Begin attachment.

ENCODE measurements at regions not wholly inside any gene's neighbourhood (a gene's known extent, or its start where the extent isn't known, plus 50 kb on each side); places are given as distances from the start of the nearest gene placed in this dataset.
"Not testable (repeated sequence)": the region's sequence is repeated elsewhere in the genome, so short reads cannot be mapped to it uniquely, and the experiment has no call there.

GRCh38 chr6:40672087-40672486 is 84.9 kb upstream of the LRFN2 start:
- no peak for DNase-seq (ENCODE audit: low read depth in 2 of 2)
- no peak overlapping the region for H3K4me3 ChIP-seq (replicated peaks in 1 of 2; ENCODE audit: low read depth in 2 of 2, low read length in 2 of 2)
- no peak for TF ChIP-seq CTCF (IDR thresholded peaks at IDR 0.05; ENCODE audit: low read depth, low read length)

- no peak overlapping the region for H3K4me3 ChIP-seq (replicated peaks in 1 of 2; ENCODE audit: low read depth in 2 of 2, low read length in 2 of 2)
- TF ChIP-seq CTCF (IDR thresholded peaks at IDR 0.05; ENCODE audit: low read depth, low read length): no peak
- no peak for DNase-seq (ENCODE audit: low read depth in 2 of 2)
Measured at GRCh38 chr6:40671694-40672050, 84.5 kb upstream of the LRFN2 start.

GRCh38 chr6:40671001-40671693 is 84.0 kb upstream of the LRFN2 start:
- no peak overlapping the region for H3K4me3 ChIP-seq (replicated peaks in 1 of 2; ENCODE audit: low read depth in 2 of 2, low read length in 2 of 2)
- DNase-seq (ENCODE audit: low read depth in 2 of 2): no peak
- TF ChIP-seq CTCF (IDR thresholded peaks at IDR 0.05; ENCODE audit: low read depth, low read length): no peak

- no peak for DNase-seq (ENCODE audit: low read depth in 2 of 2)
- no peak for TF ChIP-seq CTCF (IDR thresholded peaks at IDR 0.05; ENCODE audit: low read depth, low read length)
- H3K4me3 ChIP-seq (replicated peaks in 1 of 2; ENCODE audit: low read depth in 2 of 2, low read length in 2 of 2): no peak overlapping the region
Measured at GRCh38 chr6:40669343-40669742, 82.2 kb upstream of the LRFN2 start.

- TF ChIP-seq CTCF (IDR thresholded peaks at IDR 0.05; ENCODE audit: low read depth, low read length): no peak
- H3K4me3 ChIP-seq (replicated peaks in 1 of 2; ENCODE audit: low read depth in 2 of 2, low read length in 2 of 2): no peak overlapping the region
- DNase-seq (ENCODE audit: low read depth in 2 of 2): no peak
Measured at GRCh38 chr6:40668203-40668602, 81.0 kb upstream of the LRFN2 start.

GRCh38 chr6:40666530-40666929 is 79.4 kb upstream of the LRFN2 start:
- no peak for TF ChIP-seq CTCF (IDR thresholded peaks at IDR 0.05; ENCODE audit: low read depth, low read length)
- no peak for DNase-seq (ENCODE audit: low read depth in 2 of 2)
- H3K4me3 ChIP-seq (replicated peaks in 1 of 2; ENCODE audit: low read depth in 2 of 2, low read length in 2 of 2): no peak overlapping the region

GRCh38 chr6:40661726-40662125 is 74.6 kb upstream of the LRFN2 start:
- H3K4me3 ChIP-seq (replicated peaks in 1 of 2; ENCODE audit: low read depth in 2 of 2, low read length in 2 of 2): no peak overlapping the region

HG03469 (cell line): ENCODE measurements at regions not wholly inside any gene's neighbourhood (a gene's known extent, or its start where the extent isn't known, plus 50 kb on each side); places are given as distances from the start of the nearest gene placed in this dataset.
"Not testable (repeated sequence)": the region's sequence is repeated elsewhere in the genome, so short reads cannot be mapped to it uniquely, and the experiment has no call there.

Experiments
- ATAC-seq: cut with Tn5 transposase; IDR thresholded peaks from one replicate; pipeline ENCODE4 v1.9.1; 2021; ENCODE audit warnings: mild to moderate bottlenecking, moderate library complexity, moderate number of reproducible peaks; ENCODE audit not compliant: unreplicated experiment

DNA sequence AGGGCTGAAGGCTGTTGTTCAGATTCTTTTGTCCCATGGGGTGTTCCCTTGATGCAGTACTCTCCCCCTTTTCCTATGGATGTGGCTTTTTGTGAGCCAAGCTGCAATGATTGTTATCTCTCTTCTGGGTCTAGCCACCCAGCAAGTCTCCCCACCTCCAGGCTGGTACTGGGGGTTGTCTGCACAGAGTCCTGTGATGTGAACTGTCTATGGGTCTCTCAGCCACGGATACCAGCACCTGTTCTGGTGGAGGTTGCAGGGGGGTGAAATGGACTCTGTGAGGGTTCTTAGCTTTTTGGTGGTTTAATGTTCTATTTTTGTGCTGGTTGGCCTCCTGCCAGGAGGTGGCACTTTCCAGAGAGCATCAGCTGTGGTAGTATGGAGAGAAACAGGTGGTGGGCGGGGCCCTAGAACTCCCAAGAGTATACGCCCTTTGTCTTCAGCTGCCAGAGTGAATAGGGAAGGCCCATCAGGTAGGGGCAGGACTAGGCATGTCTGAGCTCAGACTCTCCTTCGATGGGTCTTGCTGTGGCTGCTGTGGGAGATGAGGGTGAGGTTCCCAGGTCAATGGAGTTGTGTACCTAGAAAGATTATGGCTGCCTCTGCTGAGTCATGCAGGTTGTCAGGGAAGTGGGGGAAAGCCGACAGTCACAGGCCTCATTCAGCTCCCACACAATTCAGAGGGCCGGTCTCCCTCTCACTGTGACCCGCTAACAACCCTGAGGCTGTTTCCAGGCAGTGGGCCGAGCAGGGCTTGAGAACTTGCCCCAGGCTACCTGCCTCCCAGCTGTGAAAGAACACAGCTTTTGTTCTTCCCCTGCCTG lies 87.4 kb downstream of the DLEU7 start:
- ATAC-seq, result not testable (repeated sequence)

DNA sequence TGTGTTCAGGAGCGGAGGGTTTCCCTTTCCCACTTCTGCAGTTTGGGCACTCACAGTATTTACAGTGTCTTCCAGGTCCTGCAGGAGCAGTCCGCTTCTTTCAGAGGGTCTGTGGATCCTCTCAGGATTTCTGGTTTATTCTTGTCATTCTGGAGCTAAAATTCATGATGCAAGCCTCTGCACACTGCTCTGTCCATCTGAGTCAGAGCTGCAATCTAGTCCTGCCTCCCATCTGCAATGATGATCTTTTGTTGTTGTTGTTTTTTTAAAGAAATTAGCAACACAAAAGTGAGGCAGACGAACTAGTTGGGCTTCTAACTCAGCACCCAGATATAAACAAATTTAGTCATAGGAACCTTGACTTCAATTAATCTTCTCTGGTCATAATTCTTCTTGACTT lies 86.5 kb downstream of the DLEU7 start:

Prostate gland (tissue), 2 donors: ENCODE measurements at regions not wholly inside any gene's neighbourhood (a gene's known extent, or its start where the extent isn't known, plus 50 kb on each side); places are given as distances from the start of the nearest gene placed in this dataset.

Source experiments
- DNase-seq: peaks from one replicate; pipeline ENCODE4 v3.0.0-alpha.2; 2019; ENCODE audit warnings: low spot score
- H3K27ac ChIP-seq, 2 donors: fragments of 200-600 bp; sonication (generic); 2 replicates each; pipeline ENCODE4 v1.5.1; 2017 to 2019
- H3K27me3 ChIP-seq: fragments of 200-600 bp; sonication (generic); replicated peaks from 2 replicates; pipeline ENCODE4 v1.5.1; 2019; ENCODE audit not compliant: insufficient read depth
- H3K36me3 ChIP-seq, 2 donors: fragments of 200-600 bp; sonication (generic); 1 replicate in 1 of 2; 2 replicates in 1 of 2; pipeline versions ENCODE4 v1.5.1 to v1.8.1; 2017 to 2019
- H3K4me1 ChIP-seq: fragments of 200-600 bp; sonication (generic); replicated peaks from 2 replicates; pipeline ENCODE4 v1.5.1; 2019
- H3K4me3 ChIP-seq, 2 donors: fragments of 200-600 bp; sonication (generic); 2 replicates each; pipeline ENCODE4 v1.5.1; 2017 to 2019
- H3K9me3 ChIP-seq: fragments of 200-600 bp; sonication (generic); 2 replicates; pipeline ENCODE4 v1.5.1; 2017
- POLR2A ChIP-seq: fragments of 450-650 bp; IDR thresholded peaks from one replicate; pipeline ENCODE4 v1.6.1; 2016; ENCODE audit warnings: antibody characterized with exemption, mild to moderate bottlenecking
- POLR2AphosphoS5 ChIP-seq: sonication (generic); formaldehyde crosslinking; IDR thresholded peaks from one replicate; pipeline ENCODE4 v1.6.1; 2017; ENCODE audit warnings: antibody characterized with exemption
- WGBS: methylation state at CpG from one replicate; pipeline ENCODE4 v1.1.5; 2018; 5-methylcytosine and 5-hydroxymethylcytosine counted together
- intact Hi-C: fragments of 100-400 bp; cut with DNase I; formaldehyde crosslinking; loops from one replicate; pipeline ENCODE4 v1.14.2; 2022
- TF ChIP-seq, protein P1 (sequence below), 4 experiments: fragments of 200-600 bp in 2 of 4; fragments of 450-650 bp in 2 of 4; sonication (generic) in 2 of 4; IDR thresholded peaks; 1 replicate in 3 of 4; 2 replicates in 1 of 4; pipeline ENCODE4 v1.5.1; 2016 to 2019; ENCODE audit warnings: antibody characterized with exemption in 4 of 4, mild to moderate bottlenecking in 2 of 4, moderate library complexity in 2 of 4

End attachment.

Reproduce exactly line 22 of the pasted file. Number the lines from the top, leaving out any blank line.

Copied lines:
Measured at GRCh38 chr6:40668203-40668602, 81.0 kb upstream of the LRFN2 start.